PARIS (Reuters) - France’s top magistrate took the unusual step of publicly berating the president on Thursday after disparaging comments about the judiciary Francois Hollande reportedly made to journalists emerged in a book published this week.
The spat with the judiciary is just one of the embarrassments the book, “A President Shouldn’t Say That” written by two journalists from daily Le Monde, has caused.
Speaking from the gilded grand chamber of the centuries-old court of justice in central Paris, France’s highest ranking magistrate Bertrand Louvel told newly appointed judges the comments attributed to Hollande were degrading and dangerous for the institution.
“The President of the Republic has let comments be published, without denying them, in which he calls the judiciary a ‘cowardly institution’ where some ‘hide away’, ‘play the virtuous’ and ‘dislike politics’,” said Louvel, wearing the traditional fur-lined red robes.
“His predecessor had before likened magistrates to ‘small, tasteless peas’,” the judge said, referring to comments made by former president Nicolas Sarkozy.
“This renewed outrage against the judiciary, at a time where all authorities should show coherence, poses an institutional problem,” Louvel said.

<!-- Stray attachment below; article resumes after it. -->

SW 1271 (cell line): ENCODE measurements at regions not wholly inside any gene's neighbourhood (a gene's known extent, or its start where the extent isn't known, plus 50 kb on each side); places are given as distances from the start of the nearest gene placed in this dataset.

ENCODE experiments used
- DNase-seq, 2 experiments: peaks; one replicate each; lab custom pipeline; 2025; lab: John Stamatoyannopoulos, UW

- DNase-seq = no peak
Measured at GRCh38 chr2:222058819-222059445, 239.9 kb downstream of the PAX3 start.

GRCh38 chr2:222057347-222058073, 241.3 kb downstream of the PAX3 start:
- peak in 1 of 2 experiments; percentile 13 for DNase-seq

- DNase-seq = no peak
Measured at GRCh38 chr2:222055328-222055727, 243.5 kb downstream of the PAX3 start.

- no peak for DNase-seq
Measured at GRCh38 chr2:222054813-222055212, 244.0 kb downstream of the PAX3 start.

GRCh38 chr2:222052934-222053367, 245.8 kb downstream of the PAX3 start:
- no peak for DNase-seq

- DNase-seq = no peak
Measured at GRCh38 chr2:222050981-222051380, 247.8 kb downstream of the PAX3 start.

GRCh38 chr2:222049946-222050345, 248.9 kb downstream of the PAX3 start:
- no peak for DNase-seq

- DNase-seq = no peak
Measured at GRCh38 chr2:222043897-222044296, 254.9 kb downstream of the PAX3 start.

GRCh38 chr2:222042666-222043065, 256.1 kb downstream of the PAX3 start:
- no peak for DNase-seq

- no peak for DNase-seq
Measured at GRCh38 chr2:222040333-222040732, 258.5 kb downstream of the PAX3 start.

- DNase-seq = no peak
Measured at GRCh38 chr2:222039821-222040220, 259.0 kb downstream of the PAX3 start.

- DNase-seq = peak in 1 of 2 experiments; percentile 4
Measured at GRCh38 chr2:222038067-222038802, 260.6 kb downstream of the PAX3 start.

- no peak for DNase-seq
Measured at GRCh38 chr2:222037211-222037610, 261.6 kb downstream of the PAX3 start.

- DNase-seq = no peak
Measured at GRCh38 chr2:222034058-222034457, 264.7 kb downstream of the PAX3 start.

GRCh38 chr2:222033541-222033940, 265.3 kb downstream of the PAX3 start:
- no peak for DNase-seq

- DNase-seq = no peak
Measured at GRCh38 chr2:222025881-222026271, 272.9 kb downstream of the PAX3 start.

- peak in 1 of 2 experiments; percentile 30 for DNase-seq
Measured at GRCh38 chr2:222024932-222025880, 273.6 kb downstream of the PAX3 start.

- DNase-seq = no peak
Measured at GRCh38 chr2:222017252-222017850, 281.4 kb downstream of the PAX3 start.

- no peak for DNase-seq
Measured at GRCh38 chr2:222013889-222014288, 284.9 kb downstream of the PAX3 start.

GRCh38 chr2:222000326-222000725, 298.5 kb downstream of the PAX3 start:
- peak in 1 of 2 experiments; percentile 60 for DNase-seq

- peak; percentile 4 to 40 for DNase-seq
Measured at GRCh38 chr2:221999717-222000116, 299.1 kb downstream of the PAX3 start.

Hollande also reportedly told the journalists in December 2015, a month after Islamist gunmen killed 130 people in Paris, that France had “a problem with Islam”, comments that risk damaging his left-wing party base six months before a presidential election.
On Wednesday, Hollande invited France’s two highest ranking judges to see him in a bid to patch up relations. On Thursday, they said the 20-minute meeting had failed to quell their anxiety.
“Yesterday’s meeting with the president did not soften the feeling of humiliation magistrates experienced again,” top prosecutor Jean-Claude Marin said.
“What can the French people be thinking when such comments are made about their justice system by the country’s highest authority?”
A source close to Hollande told Reuters the president had always respected the judiciary’s independence, adding: “The president must be judged on his actions and public speeches.”
Justice Minister Jean-Jacques Urvoas said: “Give me one word, one public word the president has said since 2012 where he commented on a court decision? Not a word, even less an insult, an act or an intervention in a court decision.”
The release of the book has overshadowed an interview with Hollande in L‘Obs magazine, also published on Wednesday, which people close to him said was aimed at taking him a step closer to formally launching his bid for re-election.
Reporting by Michel Rose; Editing by Andrew Callus and Janet Lawrence